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Just over two months.

Over two months here and I've already grown a routine sufficient for baristas to know what coffee I typically order. The speed at which the orders are processed is impeccably fast - it takes only less than 3 minutes to do up a vanilla latte at Pacific Coffee Company at Lippo. Things in Hong Kong somehow move incredibly fast.


The shop just below where I stay even knows what I typically order for takeout: Basil pork rice or Hainanese chicken rice. Oh, and Chicken rice tastes slightly different over here, it done slightly Thai-style, nice, but just different.


As I grow older, I feel that routine becomes increasingly important.


Whenever I am overseas I tend to wake up significantly earlier as compared to being at home. I treasure the moments of making my way to the usual coffee or confectionery place to start the day, regardless or whether it is a working day or the weekend.


I enjoy simply just sitting there, relaxing and basically do nothing but unwind. This is very likely a habit had was cultivated early on during the downtimes of my national service days where I mostly hung out at Coffee Bean during the weekends.


To date, I spend most my time on the HK island side, occasionally making trips to Kowloon on weekends. I hardly venture north of the area past TST (not sure why). I hear that there are many nice eateries in the area but it can be difficult to get seats especially over the weekends.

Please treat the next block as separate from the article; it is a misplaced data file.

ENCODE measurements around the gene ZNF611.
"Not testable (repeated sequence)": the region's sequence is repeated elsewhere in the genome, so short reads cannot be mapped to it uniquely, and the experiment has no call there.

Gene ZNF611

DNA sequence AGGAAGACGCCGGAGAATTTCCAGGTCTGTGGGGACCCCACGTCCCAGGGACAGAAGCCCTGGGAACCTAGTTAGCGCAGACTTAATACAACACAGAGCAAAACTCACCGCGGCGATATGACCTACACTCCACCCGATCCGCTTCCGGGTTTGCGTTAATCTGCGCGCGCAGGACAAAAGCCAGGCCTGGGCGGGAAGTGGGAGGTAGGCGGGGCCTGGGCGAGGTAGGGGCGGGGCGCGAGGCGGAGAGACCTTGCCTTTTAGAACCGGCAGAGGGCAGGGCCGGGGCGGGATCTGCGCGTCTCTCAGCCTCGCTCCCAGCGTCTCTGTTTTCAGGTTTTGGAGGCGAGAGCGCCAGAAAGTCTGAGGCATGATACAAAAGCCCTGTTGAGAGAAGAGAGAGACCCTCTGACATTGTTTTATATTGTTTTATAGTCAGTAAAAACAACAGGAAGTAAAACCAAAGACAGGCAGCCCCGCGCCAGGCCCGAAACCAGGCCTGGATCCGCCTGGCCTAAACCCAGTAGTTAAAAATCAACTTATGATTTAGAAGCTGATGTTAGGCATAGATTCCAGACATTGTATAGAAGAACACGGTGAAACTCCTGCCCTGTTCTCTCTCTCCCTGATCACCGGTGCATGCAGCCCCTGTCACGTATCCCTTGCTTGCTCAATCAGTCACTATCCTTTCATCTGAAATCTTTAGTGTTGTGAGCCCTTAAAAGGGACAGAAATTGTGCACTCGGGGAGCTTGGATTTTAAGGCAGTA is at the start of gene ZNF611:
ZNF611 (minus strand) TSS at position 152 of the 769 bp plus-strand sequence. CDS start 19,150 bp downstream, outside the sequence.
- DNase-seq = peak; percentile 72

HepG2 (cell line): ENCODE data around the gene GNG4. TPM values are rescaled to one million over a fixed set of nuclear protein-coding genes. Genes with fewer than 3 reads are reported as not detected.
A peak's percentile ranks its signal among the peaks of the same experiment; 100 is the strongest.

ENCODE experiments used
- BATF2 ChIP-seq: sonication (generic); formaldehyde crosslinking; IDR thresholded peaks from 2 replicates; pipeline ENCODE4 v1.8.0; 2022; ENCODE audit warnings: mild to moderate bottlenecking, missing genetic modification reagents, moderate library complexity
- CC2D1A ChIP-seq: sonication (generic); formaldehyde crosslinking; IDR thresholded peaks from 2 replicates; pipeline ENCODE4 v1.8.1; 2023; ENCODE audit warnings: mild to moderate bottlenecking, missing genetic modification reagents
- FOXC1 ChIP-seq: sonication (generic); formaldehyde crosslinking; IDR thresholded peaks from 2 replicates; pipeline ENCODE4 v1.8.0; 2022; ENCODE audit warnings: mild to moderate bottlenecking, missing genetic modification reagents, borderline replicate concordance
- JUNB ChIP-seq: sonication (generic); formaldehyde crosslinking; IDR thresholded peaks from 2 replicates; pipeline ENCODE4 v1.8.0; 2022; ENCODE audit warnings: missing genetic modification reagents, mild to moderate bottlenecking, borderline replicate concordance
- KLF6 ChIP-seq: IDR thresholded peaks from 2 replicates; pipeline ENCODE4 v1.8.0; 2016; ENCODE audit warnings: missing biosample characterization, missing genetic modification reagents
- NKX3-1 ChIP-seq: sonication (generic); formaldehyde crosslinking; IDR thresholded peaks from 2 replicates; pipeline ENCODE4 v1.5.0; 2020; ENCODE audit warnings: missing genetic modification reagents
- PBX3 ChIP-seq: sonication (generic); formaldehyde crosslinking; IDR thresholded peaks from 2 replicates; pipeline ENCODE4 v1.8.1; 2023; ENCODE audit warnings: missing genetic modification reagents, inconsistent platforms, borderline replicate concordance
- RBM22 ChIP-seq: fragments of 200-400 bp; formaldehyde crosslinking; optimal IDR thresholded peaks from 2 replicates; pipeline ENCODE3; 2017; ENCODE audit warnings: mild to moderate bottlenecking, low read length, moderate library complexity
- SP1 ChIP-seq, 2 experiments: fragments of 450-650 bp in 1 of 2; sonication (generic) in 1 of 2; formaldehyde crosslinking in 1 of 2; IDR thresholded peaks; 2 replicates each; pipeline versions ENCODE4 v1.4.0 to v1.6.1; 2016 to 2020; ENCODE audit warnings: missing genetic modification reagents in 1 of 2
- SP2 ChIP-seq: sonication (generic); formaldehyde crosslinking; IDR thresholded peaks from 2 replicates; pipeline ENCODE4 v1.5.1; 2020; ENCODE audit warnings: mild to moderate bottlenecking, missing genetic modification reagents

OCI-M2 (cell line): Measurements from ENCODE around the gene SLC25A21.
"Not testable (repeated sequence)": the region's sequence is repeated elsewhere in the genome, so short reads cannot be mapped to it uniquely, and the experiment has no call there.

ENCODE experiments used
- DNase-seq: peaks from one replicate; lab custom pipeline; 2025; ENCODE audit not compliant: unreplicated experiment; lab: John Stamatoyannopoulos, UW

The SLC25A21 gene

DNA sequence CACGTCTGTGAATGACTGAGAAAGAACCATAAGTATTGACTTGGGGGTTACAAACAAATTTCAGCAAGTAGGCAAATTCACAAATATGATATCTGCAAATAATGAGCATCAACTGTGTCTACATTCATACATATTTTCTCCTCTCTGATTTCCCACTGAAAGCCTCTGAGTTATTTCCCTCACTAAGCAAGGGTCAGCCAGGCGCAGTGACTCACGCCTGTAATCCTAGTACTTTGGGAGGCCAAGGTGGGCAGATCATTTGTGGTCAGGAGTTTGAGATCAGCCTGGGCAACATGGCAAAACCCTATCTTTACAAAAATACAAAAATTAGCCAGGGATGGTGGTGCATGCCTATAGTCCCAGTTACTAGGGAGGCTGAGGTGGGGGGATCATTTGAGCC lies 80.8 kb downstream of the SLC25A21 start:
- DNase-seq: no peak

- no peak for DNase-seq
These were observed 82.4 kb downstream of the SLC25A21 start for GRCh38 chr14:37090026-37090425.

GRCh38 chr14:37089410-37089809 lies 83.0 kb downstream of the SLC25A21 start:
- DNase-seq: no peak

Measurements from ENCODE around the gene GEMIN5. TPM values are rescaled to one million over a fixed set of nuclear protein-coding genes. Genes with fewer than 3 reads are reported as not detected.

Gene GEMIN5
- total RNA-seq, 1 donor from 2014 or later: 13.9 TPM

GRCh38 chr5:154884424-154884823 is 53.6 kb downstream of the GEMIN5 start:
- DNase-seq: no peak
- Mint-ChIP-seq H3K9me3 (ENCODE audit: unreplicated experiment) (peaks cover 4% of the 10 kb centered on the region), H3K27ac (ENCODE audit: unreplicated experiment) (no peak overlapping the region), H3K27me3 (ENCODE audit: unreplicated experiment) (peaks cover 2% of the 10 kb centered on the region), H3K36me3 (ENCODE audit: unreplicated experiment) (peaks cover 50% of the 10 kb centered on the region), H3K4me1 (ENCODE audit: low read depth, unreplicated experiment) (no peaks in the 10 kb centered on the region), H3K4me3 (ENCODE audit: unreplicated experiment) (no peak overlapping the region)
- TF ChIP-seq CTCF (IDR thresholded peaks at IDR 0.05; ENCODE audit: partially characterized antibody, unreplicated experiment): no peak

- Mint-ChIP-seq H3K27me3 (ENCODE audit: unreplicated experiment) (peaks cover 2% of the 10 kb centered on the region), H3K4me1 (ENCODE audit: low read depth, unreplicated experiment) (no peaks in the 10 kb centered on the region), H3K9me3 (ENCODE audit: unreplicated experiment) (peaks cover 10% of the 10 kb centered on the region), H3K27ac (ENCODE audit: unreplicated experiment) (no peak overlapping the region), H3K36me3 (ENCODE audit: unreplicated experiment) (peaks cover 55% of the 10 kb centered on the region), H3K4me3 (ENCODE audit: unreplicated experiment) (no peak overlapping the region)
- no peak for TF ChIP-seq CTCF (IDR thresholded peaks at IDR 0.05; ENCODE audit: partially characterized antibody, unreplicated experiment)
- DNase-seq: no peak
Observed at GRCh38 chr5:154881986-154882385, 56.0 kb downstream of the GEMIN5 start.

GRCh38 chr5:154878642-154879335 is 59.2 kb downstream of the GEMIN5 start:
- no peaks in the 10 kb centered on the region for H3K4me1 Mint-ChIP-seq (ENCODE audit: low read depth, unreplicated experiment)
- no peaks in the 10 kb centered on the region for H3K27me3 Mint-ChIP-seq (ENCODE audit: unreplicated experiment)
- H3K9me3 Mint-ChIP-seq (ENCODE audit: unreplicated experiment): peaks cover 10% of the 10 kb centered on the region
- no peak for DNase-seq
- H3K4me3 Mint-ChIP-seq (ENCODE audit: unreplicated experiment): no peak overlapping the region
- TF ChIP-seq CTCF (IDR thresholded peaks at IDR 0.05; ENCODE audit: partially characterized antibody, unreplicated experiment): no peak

Admiralty and Central have become synonymous with work.


They are nice places to go over the weekends because it tends to be less crowded, but I still find it hard to look for places to sit down for a cuppa.


Comparatively, Sheung Wan is a lot better, especially when you venture further south of the island (further uphill). My go-to place is Halfway Coffee which is located along the street selling Chinese antiques. It is frequented by ang mohs (or gweilos at the locals say) and mostly the affluent local community in Hong Kong.

Halfway Coffee at Sheung Wan

Perhaps one of the biggest differences for coffee and general dining here is that prices are way much higher (a black sugar latte sets me back by about HKD 50 or roughly SGD 9, which is nearly 70-80% higher than similar artisanal coffee in Singapore).



I haven't tried hiking yet although I have heard much about it but maybe I'll do so towards the end of the year when it's cooler or when I decide to break out of my routine of weekend coffees.

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